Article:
While we knew the story of the Erica very well, our involvement with Antony was the result of fauna and not flora. The Endangered Wildlife Trust’s Dr Jeanne Tarrant, manager of the Threatened Amphibian Programme and 2020 Whitley Award recipient, launched a project in the Western Cape supported by the Amphibian Survival Alliance, which focuses on some of the most threatened and range restricted frogs of the Western Cape. Bionerds had successfully partnered with Jeanne and the Endangered Wildlife Trust (EWT) in the past, most notably with the Averting Extinction Bitis albanica (Albany Adder) project in the Coega Bontveld ecosystems in the Eastern Cape, and we were overjoyed to again assist in the implementation of a critical project for the EWT and continue our partnership with the organisation. One of the key species selected for the project, the recently described Moonlight Mountain Toadlet, Capensibufo selenophos, was a target species for the surveys in 2020. The type locality for the toadlet is the Maanschynkop Nature Reserve but recent surveys have not recorded breeding activity or incidental records of adults, so when the opportunity presented itself to survey Anthony’s farm, which borders Maanschynkop, we prioritised a site visit. Active alien clearing and follow up operations on the property has led to incredibly productive ecosystems and the cleared catchments have resulted in springs seeping into peat wetlands, the exact habitat that the toadlets prefer.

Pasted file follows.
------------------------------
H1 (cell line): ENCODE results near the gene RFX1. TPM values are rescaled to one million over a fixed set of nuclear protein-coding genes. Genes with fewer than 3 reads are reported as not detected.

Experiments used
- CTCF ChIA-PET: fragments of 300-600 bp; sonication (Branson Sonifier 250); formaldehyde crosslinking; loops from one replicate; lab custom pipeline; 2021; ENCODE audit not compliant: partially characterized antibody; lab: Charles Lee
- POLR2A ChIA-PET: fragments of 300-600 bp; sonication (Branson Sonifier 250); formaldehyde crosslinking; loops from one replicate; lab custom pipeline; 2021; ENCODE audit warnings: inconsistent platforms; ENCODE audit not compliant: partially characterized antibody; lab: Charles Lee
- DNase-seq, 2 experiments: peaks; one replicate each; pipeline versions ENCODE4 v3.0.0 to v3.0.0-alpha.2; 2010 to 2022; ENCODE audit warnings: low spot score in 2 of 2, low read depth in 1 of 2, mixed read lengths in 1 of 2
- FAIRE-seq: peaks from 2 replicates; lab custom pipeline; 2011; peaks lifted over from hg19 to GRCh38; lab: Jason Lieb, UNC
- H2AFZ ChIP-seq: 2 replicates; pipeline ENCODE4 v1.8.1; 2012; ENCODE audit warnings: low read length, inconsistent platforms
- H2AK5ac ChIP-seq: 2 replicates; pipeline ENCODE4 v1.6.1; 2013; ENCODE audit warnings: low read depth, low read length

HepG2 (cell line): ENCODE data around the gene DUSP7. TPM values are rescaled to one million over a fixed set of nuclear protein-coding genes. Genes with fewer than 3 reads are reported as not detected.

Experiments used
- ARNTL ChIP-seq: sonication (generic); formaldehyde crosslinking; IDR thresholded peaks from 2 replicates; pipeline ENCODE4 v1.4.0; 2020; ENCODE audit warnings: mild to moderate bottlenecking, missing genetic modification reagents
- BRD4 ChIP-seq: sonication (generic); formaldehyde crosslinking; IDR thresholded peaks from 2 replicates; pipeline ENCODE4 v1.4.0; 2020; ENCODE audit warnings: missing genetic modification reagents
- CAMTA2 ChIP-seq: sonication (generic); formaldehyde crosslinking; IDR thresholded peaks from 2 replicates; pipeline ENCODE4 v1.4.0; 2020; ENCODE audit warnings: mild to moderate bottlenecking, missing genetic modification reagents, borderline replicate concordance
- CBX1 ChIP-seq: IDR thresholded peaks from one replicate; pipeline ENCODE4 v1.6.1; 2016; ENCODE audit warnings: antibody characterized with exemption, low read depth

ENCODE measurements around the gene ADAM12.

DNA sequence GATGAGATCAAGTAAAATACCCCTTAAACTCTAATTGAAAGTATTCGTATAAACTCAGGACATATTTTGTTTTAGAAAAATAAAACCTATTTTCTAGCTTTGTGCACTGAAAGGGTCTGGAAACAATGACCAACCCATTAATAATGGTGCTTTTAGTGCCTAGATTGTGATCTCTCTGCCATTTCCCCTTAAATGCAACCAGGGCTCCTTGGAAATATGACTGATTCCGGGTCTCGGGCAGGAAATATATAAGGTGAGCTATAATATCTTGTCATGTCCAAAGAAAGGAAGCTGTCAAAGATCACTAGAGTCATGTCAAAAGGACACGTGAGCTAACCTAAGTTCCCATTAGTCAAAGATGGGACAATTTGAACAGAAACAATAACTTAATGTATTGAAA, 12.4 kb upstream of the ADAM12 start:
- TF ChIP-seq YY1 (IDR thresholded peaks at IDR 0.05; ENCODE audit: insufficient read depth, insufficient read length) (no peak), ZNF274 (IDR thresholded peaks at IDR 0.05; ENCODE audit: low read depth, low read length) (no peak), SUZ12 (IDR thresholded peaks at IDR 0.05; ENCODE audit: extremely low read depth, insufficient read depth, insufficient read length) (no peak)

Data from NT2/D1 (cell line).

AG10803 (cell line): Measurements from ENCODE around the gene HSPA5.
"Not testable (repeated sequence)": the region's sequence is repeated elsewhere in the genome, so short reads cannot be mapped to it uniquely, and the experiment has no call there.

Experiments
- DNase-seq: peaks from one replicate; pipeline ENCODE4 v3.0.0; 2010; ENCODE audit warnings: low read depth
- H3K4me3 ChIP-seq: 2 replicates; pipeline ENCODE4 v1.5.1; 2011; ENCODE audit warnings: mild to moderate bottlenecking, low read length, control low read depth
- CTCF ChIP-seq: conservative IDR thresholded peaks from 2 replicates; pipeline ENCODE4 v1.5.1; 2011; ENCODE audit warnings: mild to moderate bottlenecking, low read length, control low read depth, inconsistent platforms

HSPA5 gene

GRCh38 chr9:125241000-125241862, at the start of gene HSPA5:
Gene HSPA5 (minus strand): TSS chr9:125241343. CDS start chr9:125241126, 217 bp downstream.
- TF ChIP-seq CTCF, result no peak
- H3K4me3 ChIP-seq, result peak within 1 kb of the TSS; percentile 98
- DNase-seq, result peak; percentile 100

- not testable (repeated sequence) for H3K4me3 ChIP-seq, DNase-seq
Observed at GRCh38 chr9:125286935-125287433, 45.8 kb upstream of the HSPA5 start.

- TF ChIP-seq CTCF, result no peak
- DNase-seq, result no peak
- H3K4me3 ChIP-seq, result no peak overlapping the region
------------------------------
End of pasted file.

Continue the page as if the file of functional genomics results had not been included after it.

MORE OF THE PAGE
The joy was palpable when we found tadpoles in breeding pools, while shortly thereafter we encountered egg strings and adult frogs. To have recorded new breeding locality was excitement enough, but to do so on a property where a landowner has expressed such commitment to conservation through his actions that the ecosystems are in a near pristine condition, is perhaps the greatest reward for anyone working with threatened species and habitats.
The targets for the EWT project were not limited to uncovering new populations of the threatened and range restricted frogs of the Western Cape, but also to secure their habitat through the formal proclamation of sites as Nature Reserves. Bionerds is passionate about protected area expansion and landscape conservation and we have been active in Biodiversity Stewardship projects for the past ten years. Having assessed the properties and presented the biodiversity, ecological and landscape importance of the property to the CapeNature Stewardship Review Committee in December 2020, we found ourselves travelling to Hermanus to meet with Antony, Carol and Sandy van Hoogstraten to discuss the possibility of ensuring the conservation achievements made by Antony in perpetuity through the designation of the farm as a Nature Reserve, a process achieved through the National Environmental Management: Protected Areas Act, Act No. 57 of 2003. The proclamation will be implemented by EWT and supported by CapeNature and will conserve more than 700 hectares of threatened ecosystems in the Cape Floristic Region. After numerous cups of tea, excited conversations and setting goals for the year, the van Hoogstraten family chose the name of the future reserve: Mount David Nature Reserve.
And so it was that after we left Hermanus we found ourselves on Mount David, sitting in a sea of Erica jasminiflora. Reflecting on the story of a flower, a pragmatist, a frog, and a mountain. A story of degradation, of devastation, of rebirth. A fitting way to kick off 2021.